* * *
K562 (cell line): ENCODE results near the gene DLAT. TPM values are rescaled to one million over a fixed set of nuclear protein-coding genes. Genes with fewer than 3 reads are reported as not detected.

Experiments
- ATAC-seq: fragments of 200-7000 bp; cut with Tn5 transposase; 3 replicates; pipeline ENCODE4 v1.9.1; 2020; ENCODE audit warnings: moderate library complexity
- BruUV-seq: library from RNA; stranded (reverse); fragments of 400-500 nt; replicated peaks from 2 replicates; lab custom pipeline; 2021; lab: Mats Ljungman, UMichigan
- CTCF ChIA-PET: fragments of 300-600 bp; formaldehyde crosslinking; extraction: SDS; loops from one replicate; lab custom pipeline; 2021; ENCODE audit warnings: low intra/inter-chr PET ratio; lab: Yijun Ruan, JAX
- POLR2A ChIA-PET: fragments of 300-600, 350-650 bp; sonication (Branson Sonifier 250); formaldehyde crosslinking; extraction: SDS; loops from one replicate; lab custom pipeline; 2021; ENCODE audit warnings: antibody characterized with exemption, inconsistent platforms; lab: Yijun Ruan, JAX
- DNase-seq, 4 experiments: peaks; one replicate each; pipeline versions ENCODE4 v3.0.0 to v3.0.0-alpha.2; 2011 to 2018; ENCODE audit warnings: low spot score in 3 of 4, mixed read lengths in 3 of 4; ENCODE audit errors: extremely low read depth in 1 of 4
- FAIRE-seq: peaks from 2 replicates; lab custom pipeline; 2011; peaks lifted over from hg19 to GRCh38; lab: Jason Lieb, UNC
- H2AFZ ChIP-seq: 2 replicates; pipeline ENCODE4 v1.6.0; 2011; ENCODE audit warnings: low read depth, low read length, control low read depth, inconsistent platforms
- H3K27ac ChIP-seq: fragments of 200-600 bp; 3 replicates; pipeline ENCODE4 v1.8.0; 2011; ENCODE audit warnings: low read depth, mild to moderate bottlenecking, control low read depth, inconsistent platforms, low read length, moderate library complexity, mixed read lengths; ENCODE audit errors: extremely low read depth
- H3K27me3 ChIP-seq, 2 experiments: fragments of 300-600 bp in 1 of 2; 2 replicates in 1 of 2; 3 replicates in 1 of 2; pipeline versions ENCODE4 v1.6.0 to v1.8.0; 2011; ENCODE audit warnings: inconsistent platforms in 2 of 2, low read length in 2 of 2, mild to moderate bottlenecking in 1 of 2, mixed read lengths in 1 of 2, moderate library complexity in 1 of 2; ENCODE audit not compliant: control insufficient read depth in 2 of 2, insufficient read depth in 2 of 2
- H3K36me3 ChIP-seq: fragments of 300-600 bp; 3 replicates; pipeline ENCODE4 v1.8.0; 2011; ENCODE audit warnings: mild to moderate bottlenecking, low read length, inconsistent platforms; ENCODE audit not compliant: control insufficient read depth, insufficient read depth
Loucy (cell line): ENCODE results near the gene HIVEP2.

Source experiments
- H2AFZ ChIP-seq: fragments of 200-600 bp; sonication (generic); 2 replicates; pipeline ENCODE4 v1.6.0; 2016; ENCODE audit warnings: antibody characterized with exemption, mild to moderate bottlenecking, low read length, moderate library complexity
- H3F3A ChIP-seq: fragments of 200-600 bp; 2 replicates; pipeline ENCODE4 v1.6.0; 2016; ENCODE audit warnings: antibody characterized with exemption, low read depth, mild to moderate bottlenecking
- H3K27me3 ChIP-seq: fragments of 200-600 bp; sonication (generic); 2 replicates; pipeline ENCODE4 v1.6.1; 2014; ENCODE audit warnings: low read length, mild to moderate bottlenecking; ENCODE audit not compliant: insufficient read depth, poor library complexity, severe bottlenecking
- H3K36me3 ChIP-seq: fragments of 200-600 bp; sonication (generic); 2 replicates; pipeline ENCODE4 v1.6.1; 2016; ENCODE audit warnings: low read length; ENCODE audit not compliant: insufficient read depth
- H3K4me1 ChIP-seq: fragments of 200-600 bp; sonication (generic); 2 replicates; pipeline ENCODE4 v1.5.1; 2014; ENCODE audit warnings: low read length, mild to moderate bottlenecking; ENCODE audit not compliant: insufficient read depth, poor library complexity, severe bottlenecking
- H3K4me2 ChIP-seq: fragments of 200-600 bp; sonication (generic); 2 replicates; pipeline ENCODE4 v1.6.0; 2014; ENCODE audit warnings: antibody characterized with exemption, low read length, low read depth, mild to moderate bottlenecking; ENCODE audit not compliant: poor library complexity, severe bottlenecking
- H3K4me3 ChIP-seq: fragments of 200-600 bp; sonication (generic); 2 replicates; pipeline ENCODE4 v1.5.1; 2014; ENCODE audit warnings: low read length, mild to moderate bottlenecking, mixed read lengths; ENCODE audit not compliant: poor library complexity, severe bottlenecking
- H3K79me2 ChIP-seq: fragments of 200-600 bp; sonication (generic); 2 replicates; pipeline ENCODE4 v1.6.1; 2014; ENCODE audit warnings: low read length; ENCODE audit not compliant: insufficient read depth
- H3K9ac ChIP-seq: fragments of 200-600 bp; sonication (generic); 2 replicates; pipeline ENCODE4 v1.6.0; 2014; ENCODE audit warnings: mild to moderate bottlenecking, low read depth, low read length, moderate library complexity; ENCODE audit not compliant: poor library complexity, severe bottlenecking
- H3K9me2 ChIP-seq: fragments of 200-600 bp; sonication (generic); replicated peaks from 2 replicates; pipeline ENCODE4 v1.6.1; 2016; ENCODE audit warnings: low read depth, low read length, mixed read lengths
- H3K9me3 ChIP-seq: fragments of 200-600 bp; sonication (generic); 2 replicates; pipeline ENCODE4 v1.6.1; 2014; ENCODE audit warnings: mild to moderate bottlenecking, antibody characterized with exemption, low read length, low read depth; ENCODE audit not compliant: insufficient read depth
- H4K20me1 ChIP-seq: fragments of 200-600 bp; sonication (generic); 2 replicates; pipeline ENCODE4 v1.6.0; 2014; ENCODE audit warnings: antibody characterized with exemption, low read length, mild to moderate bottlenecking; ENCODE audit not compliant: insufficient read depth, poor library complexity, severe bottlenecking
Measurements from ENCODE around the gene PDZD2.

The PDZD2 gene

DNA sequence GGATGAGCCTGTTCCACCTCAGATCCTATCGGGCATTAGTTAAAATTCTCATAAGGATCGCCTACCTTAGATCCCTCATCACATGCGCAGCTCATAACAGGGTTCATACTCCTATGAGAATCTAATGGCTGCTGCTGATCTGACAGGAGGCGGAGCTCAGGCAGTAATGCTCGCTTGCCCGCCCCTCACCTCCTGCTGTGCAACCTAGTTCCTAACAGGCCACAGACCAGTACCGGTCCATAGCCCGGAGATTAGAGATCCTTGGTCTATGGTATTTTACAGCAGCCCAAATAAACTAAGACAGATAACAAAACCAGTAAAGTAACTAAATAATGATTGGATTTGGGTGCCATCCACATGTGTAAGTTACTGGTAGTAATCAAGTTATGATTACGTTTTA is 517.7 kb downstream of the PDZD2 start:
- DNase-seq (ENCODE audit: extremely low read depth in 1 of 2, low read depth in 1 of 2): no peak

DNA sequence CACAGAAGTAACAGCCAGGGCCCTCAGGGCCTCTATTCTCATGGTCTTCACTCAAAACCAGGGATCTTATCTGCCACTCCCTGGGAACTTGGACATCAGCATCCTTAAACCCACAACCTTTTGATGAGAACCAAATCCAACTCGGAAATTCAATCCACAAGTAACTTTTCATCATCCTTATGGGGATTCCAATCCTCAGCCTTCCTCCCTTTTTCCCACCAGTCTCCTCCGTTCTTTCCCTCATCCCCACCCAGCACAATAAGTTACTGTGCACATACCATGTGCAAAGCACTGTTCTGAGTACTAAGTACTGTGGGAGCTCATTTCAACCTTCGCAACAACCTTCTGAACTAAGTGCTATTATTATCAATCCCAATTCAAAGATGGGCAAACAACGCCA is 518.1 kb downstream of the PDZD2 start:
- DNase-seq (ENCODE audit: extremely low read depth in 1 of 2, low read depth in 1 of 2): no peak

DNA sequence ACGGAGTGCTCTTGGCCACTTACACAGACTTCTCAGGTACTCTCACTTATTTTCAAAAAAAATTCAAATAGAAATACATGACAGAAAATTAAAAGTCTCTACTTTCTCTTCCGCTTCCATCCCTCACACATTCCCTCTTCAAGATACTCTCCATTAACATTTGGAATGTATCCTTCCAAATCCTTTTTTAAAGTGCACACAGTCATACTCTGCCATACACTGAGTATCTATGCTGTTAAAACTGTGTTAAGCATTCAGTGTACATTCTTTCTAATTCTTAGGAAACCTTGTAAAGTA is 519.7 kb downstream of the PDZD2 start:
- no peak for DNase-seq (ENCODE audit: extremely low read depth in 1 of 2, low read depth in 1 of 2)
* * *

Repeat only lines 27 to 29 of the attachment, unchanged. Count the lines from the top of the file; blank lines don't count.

Measurements from ENCODE around the gene PDZD2.

The PDZD2 gene

DNA sequence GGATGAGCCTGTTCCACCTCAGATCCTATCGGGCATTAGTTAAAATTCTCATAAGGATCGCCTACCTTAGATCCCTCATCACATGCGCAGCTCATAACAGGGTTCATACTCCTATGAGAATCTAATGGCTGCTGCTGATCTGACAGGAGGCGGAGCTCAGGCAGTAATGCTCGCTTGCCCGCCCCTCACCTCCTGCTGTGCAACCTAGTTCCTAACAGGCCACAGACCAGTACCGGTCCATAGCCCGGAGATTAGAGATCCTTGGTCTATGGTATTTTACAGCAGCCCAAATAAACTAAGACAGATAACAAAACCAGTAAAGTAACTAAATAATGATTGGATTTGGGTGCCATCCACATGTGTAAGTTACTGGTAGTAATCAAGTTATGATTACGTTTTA is 517.7 kb downstream of the PDZD2 start: